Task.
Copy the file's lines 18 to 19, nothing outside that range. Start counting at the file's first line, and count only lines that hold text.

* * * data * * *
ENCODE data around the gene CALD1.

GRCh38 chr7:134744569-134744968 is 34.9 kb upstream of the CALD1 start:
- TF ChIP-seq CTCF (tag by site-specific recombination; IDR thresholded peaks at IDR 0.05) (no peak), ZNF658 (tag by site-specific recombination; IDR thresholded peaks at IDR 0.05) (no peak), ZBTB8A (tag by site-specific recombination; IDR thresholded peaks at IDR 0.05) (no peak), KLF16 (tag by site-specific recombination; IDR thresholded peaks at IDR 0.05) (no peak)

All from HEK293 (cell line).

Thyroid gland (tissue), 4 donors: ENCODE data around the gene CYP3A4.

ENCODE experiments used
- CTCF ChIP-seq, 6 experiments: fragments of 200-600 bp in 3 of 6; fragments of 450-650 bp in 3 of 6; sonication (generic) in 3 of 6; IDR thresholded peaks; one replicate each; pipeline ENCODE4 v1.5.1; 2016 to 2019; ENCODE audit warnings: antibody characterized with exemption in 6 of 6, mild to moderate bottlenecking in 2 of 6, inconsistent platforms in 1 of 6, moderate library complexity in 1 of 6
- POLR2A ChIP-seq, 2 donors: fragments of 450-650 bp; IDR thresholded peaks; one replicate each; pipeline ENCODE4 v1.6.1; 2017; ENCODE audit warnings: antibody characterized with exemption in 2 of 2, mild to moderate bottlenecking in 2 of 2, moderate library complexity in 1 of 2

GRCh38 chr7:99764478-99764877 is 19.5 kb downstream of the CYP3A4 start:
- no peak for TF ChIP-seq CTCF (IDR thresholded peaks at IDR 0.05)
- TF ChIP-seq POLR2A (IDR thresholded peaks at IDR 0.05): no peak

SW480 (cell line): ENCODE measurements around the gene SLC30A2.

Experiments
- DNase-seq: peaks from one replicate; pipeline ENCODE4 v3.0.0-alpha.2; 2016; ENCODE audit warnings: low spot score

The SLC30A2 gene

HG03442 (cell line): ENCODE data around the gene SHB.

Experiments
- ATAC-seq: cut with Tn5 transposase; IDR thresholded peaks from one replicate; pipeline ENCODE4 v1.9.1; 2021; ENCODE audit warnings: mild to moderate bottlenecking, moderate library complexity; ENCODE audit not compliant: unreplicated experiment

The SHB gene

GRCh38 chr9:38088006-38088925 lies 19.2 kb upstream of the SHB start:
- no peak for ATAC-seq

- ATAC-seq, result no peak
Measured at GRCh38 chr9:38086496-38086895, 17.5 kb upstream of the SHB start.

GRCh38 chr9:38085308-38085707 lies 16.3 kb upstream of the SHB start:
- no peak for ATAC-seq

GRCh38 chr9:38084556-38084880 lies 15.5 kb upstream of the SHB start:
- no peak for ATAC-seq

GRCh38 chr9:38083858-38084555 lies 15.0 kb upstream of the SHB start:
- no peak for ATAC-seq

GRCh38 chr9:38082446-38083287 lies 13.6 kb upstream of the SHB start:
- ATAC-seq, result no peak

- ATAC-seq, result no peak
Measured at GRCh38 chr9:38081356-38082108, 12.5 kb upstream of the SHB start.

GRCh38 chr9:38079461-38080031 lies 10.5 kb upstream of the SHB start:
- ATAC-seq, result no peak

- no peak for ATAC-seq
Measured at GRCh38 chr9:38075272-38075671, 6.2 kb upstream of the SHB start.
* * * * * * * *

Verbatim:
- ATAC-seq: cut with Tn5 transposase; IDR thresholded peaks from one replicate; pipeline ENCODE4 v1.9.1; 2021; ENCODE audit warnings: mild to moderate bottlenecking, moderate library complexity; ENCODE audit not compliant: unreplicated experiment

The SHB gene